I had scheduled another blog post for today – Village Talks: Advice I Gave My Black Sons Regarding the Recent Police Shootings. But, when I woke this morning the horrific news that snipers had killed 5 Dallas police officers last night, troubled me deeply. So, I called an audible and am releasing this post first. In light of what has happened in the last several days, how should we respond?
There aren’t enough adjectives in the English language to describe the grief, pain, and anger in my heart over the senseless tragedies that have occurred in the last 72 hours. The police shooting of Alton Sterling in Baton Rouge, Louisiana. Violence! The police shooting of Philando Castile in Falcon Heights, Minnesota. Violence! The shooting of 5 police officers in Dallas, Texas. Violence! As followers of Jesus, how should we respond to violence in our world?
Cry out to God
Our world is full of rage and volatility. It seems every time we turn on the news or turn to social media stories of violence meet us. As I attempted to recover from the disturbing video of the Alton Sterling shooting, I had to make room in my heart for the equally disturbing murder of Philando Castile. As I tried to understand that shooting, I had to enlarge my heart even more for the senseless and cruel violence against Dallas police officers. This burden is heavier than any other weight I have carried. The chaotic turbulence sickens me, troubles me, saddens me, and makes me feel helpless. It causes me to cry out to God like Habakkuk:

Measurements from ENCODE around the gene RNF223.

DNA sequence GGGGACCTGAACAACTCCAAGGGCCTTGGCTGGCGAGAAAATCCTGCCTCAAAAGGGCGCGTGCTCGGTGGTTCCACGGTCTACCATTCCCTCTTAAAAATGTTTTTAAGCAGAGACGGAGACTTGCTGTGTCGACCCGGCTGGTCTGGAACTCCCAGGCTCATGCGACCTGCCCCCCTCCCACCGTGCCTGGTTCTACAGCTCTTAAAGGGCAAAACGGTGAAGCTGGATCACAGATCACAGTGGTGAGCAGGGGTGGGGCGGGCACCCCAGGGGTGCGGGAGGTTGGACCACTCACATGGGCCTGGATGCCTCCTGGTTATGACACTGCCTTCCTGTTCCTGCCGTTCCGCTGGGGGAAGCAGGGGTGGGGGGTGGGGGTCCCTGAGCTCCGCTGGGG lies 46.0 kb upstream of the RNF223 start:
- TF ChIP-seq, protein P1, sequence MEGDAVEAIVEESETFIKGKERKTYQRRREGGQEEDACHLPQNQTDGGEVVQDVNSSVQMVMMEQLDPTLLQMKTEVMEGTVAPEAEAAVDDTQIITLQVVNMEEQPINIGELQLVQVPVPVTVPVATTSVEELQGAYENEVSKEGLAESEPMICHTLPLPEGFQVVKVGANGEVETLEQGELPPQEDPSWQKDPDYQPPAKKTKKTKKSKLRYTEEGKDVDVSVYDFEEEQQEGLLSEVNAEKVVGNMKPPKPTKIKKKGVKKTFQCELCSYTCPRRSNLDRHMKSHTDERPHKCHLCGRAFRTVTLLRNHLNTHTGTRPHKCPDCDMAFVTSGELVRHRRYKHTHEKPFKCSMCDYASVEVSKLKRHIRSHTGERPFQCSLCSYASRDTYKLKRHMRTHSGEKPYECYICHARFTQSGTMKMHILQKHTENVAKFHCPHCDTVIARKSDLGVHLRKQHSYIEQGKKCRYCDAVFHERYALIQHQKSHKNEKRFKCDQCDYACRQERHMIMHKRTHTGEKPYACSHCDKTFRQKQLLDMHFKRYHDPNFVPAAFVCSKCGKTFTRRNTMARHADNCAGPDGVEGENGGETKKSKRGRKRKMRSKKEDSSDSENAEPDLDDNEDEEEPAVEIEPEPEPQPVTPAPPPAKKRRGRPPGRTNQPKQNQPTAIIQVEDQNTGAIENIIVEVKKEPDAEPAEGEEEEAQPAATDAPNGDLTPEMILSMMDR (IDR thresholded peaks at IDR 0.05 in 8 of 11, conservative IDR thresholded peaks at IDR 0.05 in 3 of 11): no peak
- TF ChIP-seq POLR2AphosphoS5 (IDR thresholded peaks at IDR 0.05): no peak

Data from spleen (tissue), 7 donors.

How long, O Lord, must I call for help? But you do not listen! “Violence is everywhere!” I cry, but you do not come to save. Must I forever see these evil deeds? Why must I watch all this misery? Wherever I look, I see destruction and violence. I am surrounded by people who love to argue and fight. The law has become paralyzed, and there is no justice in the courts. The wicked far outnumber the righteous, so that justice has become perverted. Habakkuk 1:2-4
Hate and renounce all violence.
We should hate and renounce all violence in our country because God hates violence. The Bible uses strong language to help us understand how much God hates it:
The Lord examines both the righteous and the wicked. He hates those who love violence. Psalm 11:5
This is what the Lord says: Be fair-minded and just. Do what is right! Help those who have been robbed; rescue them from their oppressors. Quit your evil deeds! Do not mistreat foreigners, orphans, and widows. Stop murdering the innocent! Jeremiah 22:3